In an effort to give each of us what we want, sites like Google, Facebook, and Amazon are constantly refining their algorithms in order to deliver results that are “relevant” to each particular searcher, and they have more data about our individual likes and dislikes than we can imagine. As a result, two people googling “BP,” for example, will not necessarily get the same results, and certainly not in the same order. Someone whose search history suggests interest in investment information may get the company’s annual report, while someone with a history of environmental interests will get stories about the Gulf spill. Similarly, Facebook delivers the posts of friends and family that its algorithm suggests are most consistent with the member’s interests and beliefs, not everything those friends post.

Pariser calls this the “filter bubble,” and points out that—unlike choosing to listen to Fox rather than PBS, for example—the resulting bias is invisible to us.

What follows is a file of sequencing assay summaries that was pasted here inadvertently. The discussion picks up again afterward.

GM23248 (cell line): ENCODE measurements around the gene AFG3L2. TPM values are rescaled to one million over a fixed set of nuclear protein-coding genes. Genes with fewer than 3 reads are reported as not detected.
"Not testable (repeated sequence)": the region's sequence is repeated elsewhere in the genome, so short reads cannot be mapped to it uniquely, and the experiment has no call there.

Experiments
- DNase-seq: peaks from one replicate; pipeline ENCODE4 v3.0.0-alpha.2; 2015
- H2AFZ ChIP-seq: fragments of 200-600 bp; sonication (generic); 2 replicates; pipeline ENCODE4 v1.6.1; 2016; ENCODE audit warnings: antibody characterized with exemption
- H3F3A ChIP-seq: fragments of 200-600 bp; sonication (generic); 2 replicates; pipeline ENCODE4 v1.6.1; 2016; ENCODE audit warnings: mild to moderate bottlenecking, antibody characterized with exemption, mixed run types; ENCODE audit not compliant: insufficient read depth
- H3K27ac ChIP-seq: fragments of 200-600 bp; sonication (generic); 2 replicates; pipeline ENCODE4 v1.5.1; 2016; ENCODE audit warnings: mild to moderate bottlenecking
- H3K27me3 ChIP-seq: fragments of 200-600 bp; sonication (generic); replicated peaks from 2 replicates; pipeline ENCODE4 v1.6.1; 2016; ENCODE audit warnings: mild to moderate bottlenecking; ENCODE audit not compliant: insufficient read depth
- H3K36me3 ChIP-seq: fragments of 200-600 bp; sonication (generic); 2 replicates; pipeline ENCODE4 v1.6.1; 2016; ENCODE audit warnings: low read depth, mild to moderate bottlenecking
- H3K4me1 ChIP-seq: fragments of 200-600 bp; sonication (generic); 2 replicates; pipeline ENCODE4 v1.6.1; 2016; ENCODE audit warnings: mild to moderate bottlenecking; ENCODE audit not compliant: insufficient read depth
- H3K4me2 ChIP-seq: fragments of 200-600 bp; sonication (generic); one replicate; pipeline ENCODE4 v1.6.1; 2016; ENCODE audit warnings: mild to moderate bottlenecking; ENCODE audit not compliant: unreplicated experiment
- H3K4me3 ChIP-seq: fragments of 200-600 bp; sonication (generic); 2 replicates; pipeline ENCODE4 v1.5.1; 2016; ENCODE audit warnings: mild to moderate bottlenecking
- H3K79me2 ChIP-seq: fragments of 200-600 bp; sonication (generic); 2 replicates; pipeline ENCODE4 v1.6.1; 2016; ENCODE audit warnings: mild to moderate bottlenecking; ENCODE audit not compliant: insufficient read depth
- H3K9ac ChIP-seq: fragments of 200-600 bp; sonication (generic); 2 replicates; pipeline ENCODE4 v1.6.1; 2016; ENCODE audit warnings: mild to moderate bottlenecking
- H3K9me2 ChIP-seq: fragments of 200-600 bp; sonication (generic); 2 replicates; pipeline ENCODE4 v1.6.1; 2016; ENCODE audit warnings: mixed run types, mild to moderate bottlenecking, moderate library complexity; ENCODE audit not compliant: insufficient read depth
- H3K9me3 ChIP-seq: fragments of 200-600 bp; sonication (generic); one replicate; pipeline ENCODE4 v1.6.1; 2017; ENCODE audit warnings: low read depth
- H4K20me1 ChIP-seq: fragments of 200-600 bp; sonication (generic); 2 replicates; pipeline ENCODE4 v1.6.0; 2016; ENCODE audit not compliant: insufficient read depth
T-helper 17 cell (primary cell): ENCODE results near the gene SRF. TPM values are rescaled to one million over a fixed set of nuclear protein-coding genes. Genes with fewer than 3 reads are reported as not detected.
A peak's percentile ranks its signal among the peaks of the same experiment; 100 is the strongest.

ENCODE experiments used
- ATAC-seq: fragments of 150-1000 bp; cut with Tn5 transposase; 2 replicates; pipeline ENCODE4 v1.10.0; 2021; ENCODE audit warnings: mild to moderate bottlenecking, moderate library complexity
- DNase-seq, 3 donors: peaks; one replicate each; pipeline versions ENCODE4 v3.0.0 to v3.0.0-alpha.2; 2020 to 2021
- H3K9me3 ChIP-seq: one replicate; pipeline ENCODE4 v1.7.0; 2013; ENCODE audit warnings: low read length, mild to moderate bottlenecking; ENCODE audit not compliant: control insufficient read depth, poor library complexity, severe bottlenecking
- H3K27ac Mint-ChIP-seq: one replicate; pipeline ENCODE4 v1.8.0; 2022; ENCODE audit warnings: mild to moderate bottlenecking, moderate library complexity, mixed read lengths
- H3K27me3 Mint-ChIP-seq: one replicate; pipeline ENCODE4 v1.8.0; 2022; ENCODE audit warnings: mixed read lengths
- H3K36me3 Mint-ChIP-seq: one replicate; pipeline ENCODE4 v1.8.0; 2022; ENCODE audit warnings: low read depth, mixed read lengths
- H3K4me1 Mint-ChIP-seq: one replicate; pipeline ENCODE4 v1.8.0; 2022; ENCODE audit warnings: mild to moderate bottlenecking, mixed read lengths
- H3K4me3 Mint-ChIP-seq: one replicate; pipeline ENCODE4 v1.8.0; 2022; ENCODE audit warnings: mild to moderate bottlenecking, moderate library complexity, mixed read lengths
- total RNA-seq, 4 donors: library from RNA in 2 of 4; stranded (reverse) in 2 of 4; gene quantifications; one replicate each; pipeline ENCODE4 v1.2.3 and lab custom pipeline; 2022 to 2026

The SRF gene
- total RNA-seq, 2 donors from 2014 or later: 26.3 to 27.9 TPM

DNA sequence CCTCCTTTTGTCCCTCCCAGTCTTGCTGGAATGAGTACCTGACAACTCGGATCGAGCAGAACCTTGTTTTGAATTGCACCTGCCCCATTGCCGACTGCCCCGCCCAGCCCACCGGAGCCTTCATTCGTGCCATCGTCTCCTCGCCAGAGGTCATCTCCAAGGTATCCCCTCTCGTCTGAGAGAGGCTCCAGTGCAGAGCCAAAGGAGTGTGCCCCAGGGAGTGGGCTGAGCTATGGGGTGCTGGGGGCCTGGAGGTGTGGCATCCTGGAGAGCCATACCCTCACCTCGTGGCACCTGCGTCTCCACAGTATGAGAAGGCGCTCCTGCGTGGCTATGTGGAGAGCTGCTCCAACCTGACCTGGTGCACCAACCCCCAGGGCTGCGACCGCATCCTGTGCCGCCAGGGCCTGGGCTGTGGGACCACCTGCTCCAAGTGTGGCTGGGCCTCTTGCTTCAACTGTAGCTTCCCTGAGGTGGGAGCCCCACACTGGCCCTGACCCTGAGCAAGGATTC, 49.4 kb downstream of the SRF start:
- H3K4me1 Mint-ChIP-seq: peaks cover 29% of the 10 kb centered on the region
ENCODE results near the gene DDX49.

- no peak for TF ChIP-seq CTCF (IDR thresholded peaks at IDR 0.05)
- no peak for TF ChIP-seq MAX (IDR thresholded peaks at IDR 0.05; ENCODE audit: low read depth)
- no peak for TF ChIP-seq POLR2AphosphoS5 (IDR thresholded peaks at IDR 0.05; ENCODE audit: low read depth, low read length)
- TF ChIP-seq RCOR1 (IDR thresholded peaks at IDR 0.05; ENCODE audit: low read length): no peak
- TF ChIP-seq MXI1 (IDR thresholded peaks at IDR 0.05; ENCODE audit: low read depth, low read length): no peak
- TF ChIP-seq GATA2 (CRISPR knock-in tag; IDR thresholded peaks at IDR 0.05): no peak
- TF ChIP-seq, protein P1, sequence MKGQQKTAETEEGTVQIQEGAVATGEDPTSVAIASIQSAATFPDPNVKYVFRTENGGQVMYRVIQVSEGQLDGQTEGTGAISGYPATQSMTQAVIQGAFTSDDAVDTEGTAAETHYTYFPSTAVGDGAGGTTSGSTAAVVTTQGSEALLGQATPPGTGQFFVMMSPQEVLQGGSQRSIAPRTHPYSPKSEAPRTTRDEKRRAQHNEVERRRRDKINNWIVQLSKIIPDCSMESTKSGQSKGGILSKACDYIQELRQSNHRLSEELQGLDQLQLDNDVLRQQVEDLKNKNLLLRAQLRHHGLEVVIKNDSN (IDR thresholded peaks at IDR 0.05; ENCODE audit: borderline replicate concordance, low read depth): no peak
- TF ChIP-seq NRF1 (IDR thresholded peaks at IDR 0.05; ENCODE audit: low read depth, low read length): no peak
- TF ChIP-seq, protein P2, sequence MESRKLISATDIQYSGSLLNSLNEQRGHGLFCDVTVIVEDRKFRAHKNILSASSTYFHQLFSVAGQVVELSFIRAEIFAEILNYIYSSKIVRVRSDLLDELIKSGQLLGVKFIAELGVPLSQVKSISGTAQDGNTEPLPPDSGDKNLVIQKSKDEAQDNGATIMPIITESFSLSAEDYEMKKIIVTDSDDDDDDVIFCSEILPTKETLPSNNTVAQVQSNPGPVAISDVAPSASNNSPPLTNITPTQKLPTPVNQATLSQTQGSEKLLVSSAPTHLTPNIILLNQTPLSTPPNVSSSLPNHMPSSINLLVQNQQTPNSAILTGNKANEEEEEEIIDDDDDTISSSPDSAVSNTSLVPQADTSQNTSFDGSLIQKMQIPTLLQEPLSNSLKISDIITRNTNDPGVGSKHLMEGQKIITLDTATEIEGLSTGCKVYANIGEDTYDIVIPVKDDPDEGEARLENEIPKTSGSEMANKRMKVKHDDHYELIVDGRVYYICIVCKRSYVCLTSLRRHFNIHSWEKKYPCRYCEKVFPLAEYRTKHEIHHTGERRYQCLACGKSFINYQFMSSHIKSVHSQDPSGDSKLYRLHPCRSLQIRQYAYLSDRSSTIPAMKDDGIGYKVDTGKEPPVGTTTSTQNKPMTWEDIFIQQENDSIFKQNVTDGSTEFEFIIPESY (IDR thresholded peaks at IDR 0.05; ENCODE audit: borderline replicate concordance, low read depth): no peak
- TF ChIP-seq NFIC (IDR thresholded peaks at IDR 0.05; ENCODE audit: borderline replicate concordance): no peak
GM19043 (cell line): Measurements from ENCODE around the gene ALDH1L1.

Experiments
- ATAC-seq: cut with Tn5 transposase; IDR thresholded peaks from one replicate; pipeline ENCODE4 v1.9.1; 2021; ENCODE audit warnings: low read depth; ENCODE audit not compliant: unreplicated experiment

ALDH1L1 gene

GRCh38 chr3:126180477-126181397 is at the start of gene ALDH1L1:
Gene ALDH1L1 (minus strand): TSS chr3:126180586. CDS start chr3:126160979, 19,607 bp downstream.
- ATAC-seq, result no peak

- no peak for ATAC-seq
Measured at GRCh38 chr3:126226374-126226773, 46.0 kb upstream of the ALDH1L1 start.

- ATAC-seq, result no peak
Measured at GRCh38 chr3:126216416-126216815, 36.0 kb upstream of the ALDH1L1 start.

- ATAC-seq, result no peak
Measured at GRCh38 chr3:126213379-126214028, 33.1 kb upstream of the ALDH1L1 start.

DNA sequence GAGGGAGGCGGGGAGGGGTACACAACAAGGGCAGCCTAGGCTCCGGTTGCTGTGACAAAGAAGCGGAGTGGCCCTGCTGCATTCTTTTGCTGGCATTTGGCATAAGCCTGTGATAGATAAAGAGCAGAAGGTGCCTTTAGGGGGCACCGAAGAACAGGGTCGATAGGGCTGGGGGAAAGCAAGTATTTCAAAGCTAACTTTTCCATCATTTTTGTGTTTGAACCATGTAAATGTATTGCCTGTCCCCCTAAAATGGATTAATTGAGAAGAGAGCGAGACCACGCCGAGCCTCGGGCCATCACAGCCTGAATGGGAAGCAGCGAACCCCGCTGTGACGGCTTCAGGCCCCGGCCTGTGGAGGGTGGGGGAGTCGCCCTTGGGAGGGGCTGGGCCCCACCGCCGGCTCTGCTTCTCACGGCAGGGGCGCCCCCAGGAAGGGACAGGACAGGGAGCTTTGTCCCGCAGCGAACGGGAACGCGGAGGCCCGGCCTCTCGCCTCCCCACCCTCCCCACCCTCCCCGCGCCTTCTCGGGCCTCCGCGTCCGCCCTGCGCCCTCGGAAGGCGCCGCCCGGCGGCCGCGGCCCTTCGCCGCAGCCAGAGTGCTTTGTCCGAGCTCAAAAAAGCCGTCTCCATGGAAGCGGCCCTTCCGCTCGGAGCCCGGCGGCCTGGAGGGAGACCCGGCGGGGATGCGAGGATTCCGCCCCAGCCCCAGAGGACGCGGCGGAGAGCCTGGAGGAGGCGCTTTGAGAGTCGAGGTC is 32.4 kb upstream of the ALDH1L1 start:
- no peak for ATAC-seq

Little by little, search by search, individuals are constructing different–and disparate–realities. At the same time, traditional news sources aimed at a general audience—the newspapers and broadcasts that required reporters to fact-check assertions, label opinion and aim for objectivity—are losing market share. How many will survive is anyone’s guess.

The implications of both these changes—globalization and individuation—will be especially profound for our political structures. We are already seeing the dysfunctions that result when we elect people with radically different views of reality.

At SPEA, where I work, our mission is to teach aspiring public managers how to govern. This used to mean classes in budgeting, in cost-benefit analysis, in urban policy and human resource management. Today, we face more daunting questions: How do public servants govern effectively when there is no commonly accepted role for government? How do public managers communicate with citizens who do not—in any meaningful way—occupy the same country (or in some cases, the same planet)? (We have just introduced a new major—Media and Public Affairs—in an effort to prepare our students for these unprecedented challenges.)

We’ve globalized commerce, and everyone wears tee-shirts and jeans. But personalization and social fragmentation is also global, and we can’t Google the future.